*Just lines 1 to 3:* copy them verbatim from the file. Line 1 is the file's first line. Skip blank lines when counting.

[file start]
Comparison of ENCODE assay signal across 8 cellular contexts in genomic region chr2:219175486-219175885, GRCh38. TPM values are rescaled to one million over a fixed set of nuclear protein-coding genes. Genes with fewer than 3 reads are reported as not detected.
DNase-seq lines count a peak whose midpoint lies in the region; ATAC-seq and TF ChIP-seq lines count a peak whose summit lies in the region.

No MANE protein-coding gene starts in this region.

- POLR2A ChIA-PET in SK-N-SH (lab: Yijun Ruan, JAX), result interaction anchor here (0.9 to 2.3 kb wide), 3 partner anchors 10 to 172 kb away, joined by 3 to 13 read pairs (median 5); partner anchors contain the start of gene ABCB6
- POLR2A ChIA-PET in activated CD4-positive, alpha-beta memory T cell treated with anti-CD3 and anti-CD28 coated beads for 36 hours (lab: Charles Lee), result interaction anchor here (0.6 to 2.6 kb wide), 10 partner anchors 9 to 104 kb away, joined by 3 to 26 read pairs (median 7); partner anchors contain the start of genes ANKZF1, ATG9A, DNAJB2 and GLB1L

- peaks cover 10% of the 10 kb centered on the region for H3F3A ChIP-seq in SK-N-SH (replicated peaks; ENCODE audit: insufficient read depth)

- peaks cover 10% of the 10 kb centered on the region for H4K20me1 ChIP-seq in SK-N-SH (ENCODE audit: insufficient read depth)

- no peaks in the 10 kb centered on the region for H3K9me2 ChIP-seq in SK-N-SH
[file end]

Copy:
Comparison of ENCODE assay signal across 8 cellular contexts in genomic region chr2:219175486-219175885, GRCh38. TPM values are rescaled to one million over a fixed set of nuclear protein-coding genes. Genes with fewer than 3 reads are reported as not detected.
DNase-seq lines count a peak whose midpoint lies in the region; ATAC-seq and TF ChIP-seq lines count a peak whose summit lies in the region.

No MANE protein-coding gene starts in this region.